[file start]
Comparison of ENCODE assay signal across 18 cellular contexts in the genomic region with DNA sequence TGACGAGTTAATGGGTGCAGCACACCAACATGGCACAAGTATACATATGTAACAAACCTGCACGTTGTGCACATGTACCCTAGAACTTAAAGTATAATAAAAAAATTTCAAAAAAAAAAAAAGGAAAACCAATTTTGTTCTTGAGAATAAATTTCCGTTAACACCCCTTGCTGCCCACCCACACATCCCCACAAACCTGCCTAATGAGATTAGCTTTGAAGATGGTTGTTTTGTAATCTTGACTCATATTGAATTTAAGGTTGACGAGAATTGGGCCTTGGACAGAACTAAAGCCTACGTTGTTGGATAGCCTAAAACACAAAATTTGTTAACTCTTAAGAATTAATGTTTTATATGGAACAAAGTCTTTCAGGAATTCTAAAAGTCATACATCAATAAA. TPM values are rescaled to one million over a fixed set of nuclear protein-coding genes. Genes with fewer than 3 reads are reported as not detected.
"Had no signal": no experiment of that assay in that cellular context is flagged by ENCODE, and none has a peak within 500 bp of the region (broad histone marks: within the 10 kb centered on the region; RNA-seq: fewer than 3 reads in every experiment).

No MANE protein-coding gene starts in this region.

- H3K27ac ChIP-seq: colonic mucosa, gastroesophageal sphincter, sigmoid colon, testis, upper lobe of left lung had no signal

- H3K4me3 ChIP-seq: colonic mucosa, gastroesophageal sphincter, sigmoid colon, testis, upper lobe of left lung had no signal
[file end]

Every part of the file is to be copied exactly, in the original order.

Comparison of ENCODE assay signal across 18 cellular contexts in the genomic region with DNA sequence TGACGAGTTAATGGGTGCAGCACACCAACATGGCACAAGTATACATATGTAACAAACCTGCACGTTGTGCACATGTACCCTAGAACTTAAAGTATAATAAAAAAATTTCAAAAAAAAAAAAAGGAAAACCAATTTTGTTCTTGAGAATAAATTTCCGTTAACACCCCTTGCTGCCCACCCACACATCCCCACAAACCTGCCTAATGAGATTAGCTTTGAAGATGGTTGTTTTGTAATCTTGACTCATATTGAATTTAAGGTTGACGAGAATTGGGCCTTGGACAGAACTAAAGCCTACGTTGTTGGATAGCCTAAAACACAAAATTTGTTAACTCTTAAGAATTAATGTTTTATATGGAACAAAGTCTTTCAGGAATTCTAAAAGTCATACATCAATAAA. TPM values are rescaled to one million over a fixed set of nuclear protein-coding genes. Genes with fewer than 3 reads are reported as not detected.
"Had no signal": no experiment of that assay in that cellular context is flagged by ENCODE, and none has a peak within 500 bp of the region (broad histone marks: within the 10 kb centered on the region; RNA-seq: fewer than 3 reads in every experiment).

No MANE protein-coding gene starts in this region.

- H3K27ac ChIP-seq: colonic mucosa, gastroesophageal sphincter, sigmoid colon, testis, upper lobe of left lung had no signal

- H3K4me3 ChIP-seq: colonic mucosa, gastroesophageal sphincter, sigmoid colon, testis, upper lobe of left lung had no signal